-Use Protection. Summer heat can cause dry, chapped lips. It is important to protect your lips with lip balm or lip gloss. Use products that provide moisture and SPF protection. It will also ward off possible skin cancer. Your lips are more susceptible to burning than most parts of your body, yet many people don’t even consider protecting them from the sun. Damage to the lips over an extended period of time can lead to skin cancer. Use a lip balm or lip gloss with an SPF of at least 15.

-Snack Wisely. A popular summer snack is fresh fruit. It is important to choose the right fruits to help your teeth. Watermelon is an excellent choice as it helps clean your mouth due to its high water content. On the other hand, citrus fruits are highly acidic and can cause tooth enamel erosion. If you choose citrus fruits, brush and rinse often to keep the acid from harming your teeth. Stay away from fruit gummies and roll ups as they will stick between the teeth and stay longer in a dry mouth causing in-between the teeth cavities.

-Humidify Your Home. To prevent our mouth and skin from drying out use a humidifier filled with distilled water. This will keep your lips from chapping and your mouth from drying out.

-Protect Your Teeth. Summertime includes playing outdoor sports. It is important to use a mouthguard for proper protection. Mouthguards are fairly inexpensive and can protect your teeth as well as your lips, cheeks, and gums. Wearing a mouthguard will also prevent grinding of teeth during play.

-Swim Wisely. Excessive swimming in a pool can erode and weaken our teeth. This is due to the high content of chlorine in most pools. On the other hand swimming in the ocean, can actually help decrease the oral bacteria. This is due to the oceans salt water content. If you choose swimming in a pool, remember to brush following swimming to limit damage from the pool’s chemicals.

-Pack healthy picnics/lunches. Try to limit sweets when you will be outdoors for an extended time. Chips are better than cookies, water is better than juice which is better than soda pop. Increase protein and decrease white carbohydrates. White carbs are broken down into sugars in the mouth immediately and can begin to break down enamel.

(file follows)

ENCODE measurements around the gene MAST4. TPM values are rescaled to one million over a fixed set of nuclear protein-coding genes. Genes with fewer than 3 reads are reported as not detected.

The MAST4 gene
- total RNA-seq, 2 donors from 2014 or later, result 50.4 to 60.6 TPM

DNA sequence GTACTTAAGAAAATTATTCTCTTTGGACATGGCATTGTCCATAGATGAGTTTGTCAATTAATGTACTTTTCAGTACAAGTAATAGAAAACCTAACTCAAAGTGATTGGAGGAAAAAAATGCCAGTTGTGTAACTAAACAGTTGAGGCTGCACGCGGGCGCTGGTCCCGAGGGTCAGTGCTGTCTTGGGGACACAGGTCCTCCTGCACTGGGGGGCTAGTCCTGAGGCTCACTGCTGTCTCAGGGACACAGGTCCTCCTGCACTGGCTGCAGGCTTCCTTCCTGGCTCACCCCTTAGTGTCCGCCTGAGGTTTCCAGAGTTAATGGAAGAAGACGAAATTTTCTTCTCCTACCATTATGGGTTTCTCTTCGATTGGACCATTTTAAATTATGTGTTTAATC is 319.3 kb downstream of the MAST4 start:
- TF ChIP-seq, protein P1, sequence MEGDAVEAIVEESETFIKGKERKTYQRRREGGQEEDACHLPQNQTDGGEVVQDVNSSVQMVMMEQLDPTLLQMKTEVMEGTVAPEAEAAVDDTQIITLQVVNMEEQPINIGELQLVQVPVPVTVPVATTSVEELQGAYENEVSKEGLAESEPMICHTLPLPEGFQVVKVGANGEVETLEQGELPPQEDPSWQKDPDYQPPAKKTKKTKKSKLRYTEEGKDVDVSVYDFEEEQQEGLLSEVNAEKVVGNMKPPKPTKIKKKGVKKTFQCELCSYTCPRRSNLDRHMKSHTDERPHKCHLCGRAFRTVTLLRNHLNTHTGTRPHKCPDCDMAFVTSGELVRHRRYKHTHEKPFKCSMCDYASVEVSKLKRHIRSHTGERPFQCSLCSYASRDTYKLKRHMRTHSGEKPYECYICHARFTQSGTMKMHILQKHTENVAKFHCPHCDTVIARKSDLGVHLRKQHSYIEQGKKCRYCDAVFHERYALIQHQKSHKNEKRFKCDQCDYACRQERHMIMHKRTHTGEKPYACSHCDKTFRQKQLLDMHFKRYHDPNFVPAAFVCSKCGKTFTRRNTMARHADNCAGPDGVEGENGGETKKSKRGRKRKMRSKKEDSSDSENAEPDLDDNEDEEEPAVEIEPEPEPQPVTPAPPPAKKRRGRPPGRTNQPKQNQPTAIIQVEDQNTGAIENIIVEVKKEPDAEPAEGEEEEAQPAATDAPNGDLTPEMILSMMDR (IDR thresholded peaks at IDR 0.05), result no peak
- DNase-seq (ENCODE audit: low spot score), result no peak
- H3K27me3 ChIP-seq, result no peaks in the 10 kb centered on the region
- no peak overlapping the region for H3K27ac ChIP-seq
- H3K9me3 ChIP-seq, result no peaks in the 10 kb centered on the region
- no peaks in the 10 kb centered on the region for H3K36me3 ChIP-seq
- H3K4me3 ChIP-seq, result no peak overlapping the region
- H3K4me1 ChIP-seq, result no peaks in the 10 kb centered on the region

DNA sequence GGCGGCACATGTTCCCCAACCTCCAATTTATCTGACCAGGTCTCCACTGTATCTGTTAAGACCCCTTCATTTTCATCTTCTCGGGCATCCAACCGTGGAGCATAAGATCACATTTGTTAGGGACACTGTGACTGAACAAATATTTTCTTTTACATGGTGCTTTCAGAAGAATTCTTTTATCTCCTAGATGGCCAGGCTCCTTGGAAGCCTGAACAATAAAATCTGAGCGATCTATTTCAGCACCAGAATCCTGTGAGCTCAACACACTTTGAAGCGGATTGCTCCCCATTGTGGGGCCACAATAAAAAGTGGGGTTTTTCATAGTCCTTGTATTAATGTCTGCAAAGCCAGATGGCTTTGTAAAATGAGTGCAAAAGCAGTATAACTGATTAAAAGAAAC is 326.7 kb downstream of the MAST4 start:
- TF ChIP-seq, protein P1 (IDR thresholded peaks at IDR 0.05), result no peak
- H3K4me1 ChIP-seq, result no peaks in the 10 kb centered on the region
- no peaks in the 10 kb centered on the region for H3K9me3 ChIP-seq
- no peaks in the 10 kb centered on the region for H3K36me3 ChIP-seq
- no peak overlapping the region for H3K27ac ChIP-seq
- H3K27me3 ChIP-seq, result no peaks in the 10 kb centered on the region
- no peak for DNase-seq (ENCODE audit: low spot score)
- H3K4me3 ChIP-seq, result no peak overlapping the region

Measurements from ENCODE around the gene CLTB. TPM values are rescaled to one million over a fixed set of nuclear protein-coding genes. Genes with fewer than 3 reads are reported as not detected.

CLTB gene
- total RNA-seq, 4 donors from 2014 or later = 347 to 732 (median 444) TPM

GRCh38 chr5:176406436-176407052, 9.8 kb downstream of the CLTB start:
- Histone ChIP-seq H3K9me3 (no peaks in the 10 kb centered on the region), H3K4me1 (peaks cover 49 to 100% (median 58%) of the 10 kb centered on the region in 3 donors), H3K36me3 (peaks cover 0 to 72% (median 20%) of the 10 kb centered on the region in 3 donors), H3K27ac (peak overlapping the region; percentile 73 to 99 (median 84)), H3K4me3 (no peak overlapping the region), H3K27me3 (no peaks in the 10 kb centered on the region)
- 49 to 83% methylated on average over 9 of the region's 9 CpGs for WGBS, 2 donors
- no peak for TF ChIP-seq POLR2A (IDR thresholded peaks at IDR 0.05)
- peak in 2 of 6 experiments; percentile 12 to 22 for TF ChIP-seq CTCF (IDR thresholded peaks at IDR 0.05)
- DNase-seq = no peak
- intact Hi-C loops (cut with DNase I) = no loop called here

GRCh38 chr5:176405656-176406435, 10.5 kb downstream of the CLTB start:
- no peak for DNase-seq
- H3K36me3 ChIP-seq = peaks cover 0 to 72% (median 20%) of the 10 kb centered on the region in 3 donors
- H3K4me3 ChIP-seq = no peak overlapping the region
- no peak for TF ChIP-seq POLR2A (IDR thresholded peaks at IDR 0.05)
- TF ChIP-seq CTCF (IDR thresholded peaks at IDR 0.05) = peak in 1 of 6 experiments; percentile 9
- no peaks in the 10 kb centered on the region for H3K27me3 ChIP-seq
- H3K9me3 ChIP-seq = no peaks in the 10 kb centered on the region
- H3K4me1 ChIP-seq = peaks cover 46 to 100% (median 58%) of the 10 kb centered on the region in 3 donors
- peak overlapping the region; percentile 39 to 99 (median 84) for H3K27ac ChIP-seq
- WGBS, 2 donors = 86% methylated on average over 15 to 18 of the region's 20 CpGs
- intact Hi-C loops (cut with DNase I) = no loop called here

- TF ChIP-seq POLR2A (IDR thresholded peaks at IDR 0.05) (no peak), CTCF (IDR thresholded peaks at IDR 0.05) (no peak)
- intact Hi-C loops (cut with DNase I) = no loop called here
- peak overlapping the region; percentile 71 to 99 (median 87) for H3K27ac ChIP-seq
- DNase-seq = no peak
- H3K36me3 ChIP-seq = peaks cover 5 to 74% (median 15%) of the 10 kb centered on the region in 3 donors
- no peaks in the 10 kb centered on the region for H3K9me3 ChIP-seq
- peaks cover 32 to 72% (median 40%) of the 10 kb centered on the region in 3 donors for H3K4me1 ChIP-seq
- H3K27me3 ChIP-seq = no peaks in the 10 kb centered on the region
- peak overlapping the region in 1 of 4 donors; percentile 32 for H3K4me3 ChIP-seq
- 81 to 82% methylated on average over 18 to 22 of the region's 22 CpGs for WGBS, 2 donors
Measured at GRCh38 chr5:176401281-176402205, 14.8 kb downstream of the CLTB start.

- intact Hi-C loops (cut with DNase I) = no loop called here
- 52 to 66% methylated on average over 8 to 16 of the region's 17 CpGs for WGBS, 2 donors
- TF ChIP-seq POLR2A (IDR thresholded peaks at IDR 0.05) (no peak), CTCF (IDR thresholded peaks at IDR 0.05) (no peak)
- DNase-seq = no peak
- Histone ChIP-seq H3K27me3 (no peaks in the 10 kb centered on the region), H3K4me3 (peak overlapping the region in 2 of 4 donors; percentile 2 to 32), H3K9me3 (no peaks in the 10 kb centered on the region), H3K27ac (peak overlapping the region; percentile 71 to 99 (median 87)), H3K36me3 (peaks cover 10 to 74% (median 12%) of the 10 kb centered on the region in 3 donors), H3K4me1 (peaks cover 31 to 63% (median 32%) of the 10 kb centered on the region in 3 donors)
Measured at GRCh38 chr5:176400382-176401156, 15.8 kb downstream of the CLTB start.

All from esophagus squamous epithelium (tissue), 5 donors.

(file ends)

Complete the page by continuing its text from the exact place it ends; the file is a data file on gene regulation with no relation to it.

-Don’t Forget Breakfast. We tend to be a bit relaxed in the summer, but breakfast remains the most important meal of the day. When we skip breakfast we tend to snack on more unhealthy items throughout the morning. If you start with a healthy breakfast, and brush after, you won’t be tempted to cheat.

Summertime Smile Conclusion

Summertime presents its own challenges in maintenance of your smile. Understanding the above information can help you make good choices to help yourself and your family to get through summer cavity free. The above tips will help you to maintain your dental health while having a fun summer and continue your excellent dental health throughout the year.

 

Many of us have long known the benefits of drinking tea regularly. Some of these benefits include improving our immune system, building stronger bones, and protect against aging (anti-oxidants). However, drinking tea regularly can also help our dental health. Recent research suggests drinking black or green tea daily can give you amazing dental health benefits. Below you will find a few that might make drinking tea daily a worthwhile endeavor.

Oral Health Benefits Of  Tea

Tea As A Natural Antibacterial Rinse. One of the main componenets of  tea is polyphenol. Recent research has shown that polyphenols (specifically catechin and theaflavin polyphenols) can inhibit the growth of oral bacteria. The antibacterial action can take place over a 48 hour period.

-Reduction In Bad Breath (Halitosis). Research has also shown that these polyphenols also help to eliminate bad breath. These compounds have the ability to inhibit the proper functioning of the enzymes that act as a catalyst for the production of hydrogen sulfide. Production of hydrogen sulfide contributes to bad breath.

-Eliminate Oral Infections. Just as black or green tea can inhibit your oral bacteria they can also inhibit bacteria present in oral infections such as strep throat and tooth decay. Tea is also a natural source of fluoride which can promote healthy dental enamel. Another compound present in tea called tannins can inhibit the growth of plaque causing bacteria as well.

-Clotting Aide. The tannins in tea may help reduce bleeding and aid in clotting.

-Help Stop Oral Cancer. Black tea can also help in the prevention of oral cancer. Research has shown that black tea has the ability to reverse cancer causing changes to the DNA of cells lining the oral cavity.

Black/Green Tea Conclusion

The health benefits of black and green tea consumption have been found through research. So, sit back, sip on a cup of tea, and begin to improve your oral health.